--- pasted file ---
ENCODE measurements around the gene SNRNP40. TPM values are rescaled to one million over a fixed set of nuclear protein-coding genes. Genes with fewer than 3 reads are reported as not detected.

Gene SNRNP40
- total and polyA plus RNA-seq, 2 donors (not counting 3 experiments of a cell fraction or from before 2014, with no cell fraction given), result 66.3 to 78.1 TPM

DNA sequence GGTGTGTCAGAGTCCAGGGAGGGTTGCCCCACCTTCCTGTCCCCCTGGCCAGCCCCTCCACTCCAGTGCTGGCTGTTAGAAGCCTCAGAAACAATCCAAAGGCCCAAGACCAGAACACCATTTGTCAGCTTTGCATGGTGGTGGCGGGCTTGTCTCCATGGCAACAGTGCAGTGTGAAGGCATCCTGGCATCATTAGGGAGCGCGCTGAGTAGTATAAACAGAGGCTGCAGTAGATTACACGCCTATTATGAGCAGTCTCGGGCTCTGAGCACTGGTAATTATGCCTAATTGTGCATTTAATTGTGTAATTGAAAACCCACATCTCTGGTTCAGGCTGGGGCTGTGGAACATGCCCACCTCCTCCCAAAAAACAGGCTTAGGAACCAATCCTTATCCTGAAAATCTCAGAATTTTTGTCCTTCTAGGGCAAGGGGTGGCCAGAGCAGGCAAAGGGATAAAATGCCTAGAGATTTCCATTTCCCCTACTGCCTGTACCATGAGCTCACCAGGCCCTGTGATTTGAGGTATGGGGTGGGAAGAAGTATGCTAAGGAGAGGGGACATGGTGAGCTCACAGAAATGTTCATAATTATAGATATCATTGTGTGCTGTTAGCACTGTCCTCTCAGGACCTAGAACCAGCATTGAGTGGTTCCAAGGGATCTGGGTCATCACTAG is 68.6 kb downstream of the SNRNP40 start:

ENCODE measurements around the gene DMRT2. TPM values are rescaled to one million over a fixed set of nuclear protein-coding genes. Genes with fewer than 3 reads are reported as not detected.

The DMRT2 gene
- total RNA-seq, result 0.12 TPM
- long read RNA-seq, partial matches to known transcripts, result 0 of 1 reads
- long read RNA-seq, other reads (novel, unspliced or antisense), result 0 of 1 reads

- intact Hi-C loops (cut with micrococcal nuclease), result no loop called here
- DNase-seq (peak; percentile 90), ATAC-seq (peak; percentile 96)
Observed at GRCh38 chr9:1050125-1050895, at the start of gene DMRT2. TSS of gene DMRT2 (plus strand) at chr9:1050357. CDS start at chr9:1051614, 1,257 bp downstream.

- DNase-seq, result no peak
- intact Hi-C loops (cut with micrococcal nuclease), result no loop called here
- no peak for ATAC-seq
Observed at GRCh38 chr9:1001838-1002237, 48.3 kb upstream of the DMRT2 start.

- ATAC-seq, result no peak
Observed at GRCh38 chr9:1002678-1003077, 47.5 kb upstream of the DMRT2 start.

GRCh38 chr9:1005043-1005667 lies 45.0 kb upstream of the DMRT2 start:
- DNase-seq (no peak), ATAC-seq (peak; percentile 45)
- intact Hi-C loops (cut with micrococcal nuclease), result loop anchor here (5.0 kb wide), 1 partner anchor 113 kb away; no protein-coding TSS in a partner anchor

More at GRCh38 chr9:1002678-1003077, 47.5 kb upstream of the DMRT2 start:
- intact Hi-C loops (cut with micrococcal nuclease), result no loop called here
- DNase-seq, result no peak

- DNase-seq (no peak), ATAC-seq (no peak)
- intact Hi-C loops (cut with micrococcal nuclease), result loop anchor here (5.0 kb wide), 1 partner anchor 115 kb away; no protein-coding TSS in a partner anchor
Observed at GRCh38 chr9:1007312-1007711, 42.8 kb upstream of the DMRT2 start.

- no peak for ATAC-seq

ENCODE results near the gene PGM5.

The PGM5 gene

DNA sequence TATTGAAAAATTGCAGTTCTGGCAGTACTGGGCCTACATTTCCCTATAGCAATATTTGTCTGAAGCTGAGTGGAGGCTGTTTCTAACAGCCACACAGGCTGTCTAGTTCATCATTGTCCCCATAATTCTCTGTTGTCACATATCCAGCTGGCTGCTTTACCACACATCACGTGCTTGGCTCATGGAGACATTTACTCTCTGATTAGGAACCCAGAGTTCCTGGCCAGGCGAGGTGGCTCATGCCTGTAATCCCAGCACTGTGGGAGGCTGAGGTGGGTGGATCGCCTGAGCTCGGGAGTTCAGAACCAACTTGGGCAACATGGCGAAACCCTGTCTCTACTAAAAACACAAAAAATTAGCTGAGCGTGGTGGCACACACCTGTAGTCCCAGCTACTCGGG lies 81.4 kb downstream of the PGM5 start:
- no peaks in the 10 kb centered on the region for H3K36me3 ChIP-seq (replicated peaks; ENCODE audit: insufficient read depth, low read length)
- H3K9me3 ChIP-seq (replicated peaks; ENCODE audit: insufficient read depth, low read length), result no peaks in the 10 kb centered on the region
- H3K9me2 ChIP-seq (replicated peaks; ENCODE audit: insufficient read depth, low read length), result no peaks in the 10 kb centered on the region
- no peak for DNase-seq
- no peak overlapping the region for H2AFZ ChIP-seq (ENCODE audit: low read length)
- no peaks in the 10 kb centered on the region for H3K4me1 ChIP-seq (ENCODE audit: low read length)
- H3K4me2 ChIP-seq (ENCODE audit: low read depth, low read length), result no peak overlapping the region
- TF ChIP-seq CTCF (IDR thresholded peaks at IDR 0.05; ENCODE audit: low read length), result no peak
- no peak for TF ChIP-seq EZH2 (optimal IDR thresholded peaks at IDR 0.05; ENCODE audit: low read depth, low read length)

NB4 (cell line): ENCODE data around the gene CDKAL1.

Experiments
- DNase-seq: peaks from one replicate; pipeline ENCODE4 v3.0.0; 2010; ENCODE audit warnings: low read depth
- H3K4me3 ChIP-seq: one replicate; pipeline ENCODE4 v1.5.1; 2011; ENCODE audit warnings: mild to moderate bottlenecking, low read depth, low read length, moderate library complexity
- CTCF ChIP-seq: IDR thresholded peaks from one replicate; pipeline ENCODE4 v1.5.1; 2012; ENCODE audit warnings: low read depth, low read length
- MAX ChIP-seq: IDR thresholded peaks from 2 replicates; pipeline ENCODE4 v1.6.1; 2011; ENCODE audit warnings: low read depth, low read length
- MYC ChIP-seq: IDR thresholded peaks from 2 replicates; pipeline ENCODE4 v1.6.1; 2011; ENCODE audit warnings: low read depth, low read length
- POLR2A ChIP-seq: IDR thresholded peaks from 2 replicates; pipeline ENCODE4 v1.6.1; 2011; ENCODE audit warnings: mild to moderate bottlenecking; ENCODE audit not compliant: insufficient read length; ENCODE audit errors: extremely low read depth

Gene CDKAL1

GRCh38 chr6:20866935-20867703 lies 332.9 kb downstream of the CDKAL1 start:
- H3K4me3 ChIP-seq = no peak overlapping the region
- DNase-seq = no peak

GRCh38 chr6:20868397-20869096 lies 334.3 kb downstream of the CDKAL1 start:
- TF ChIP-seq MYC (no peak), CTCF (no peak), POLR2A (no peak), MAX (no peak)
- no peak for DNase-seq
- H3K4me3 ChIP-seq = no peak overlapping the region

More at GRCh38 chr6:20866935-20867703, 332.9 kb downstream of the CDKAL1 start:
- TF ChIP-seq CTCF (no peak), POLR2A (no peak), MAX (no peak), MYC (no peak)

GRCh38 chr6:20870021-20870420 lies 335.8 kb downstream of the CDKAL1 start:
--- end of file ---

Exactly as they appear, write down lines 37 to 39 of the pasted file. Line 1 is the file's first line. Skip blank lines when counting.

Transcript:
- no peaks in the 10 kb centered on the region for H3K4me1 ChIP-seq (ENCODE audit: low read length)
- H3K4me2 ChIP-seq (ENCODE audit: low read depth, low read length), result no peak overlapping the region
- TF ChIP-seq CTCF (IDR thresholded peaks at IDR 0.05; ENCODE audit: low read length), result no peak